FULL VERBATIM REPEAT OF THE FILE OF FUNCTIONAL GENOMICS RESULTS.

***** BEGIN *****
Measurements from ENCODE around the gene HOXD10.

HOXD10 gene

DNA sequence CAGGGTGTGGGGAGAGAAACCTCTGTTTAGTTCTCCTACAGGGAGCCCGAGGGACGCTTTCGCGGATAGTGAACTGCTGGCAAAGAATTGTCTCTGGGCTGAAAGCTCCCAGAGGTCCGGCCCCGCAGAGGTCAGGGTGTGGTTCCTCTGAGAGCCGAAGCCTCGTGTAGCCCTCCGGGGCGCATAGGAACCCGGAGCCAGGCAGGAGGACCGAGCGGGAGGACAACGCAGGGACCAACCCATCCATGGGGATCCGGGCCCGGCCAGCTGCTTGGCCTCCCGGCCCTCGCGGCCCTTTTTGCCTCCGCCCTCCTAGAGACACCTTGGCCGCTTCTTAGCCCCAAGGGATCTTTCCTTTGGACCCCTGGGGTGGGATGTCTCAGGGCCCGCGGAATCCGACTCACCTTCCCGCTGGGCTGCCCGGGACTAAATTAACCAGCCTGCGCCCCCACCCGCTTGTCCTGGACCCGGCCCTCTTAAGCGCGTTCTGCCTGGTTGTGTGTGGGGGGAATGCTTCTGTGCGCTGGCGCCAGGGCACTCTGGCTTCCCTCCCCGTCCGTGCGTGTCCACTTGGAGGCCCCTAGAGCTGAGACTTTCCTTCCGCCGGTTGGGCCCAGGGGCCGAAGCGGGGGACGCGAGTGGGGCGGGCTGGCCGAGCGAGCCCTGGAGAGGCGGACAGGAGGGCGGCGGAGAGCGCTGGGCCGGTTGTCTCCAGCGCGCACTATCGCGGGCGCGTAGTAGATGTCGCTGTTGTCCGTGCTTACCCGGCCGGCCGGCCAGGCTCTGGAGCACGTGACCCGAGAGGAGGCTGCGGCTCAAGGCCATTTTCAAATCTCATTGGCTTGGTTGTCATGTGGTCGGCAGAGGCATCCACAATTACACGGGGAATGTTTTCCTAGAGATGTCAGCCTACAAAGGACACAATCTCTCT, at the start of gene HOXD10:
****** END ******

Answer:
Measurements from ENCODE around the gene HOXD10.

HOXD10 gene

DNA sequence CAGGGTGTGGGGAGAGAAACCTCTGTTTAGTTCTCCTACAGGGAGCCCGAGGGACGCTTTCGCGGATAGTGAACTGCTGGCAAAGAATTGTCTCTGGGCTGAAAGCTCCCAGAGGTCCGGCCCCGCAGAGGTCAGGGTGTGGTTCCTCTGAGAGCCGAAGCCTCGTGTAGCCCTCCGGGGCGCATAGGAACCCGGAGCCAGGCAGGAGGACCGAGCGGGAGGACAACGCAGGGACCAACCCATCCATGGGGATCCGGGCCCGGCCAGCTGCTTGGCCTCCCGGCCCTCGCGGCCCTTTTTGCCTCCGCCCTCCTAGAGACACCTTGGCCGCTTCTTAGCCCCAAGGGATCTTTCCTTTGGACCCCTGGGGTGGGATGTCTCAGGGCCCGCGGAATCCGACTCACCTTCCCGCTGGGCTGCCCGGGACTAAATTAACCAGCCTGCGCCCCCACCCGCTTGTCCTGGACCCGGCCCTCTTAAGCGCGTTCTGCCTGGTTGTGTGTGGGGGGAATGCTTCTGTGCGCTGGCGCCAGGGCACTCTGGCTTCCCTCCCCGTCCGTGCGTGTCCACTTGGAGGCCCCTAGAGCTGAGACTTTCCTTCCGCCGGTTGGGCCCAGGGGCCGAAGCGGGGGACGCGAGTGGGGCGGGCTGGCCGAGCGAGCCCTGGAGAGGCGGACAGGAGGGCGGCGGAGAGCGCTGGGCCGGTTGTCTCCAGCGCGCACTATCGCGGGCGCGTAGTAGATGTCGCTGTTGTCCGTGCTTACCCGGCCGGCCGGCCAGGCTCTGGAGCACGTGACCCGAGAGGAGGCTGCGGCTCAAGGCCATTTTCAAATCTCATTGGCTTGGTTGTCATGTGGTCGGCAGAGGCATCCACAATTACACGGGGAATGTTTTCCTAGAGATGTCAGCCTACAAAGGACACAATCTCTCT, at the start of gene HOXD10: